This weekend I am traveling home to help my mother celebrate her 70th birthday. She and my father are also celebrating over 30 years in their house. They move at the end of next month. There is much to celebrate and I’m thankful to be part of it.

My mother is a role model and and a source of strength and support. Along with my father, she provided a secure childhood, and I know I was fortunate to have that. It is a foundation I learned to cherish, and now try to provide for my own children.

As a child I took my mother for granted. I expect that my own children take me for granted also. And so it should be. They need to know I will always be there for them. They need to feel safe and secure, and if they question my presence then they question their own security. As a child I had no questions. I knew I could rely on my mother for anything.

I believe this came from very clear rules and boundless love. My sister, brother and I knew what our limits were. We knew we were doing something we’d get in trouble for, even as we did it.

As an older teen, I remember coming home late on a Saturday night. It was past the time I was allowed to stay out, and cell phones didn’t exist yet to let my parents know where I was if I was late. So as I walked up to the door I rehearsed my words. “We got a flat tire. I’m sorry I’m late.” Once it was the truth. Once it was a convenient excuse. Of course, now I know that two flat tires don’t hold much weight with a parent.

However, I recall feeling scared for the consequence, but not for my safety. My mother might take away a privilege, but she wouldn’t kick me out of the house, and she would always love me. I never questioned that. Ever.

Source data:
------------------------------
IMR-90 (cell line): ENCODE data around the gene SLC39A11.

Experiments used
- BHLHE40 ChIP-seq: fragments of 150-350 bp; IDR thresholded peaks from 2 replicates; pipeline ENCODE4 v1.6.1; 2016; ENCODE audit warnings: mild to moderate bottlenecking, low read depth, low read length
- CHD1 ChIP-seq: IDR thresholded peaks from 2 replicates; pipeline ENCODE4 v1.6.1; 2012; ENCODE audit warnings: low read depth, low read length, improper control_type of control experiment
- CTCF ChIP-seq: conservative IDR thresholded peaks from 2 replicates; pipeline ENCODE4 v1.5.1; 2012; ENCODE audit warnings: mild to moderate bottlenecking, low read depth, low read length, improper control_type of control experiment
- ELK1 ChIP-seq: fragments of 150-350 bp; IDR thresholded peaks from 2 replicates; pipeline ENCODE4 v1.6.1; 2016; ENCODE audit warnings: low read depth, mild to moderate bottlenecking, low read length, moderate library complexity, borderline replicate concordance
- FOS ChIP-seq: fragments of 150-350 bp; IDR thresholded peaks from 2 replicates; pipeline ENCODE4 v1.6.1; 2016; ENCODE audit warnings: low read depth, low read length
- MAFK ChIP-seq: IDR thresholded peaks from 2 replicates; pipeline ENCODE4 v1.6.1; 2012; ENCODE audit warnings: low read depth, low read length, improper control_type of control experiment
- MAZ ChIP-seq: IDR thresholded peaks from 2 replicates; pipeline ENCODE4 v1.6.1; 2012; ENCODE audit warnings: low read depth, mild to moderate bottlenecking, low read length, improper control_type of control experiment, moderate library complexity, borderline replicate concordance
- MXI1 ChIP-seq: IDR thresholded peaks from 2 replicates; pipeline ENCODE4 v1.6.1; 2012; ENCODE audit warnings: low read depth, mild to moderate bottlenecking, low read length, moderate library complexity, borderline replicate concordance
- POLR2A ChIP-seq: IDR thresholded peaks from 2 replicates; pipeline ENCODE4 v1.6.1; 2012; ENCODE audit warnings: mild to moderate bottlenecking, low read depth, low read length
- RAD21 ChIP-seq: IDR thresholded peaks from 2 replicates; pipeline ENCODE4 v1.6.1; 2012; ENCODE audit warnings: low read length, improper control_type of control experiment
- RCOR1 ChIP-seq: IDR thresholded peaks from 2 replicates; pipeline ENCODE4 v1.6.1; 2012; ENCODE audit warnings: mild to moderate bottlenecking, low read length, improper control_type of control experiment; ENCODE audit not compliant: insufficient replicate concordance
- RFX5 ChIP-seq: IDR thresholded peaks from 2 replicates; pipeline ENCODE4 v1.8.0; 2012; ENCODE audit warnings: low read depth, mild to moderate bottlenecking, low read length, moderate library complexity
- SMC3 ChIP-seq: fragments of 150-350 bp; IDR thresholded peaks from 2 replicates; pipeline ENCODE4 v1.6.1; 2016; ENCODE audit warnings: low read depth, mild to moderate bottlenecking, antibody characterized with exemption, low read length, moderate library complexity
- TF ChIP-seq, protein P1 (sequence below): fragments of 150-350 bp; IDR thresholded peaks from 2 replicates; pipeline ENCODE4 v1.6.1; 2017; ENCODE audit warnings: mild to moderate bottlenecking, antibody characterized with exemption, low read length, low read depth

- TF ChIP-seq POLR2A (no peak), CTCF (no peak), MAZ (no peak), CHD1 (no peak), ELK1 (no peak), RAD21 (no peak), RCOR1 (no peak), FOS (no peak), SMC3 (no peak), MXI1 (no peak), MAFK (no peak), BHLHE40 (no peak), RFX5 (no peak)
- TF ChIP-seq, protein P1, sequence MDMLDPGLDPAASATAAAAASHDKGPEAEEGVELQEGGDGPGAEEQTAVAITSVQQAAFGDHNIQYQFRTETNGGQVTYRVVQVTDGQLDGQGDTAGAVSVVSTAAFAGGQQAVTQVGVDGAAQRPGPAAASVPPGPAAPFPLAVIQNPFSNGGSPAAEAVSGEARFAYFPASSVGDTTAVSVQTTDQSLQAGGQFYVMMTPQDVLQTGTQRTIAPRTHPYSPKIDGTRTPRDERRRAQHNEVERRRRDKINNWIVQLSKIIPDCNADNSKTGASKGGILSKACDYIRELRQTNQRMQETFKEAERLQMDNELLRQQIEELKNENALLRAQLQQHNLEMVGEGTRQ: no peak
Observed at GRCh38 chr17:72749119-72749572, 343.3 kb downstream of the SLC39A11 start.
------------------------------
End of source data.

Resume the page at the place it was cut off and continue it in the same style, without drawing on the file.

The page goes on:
As a teenager I was also keenly aware of the level of choice I was allowed to make. When it came to new boyfriends, college choices, job choices, or other decisions that would affect my future, I was allowed to make those myself. I laugh now as I remember that if my mother was unhappy about my choice, she was eerily silent. (She doesn’t often have nothing to say.) Silence was enough of an opinion that I weighed my decisions carefully. But I still made those decisions myself, and lived with the consequences, positive or negative.

Knowing clearly what my mother expected of me (hard work, care for others, respect for rules and inner strength), helped me to establish myself in the working world and into adulthood.

My children are growing, though they seem a long way from adulthood. Nevertheless I know it is important to set clear rules and provide infinite love. My mother helped me to grow into the person I am today. I learned alot from her. I hope I am giving my children the same positive, nurturing environment she gave me.

I grew up in the house we will celebrate in this weekend. People have asked me if it is difficult to see family time in that house come to an end. Maybe a little, I reply. But mostly not. When the foundation of my childhood were my strong and loving mother and father, I can  help them celebrate anywhere, even across distances, as what they gave is always with me.

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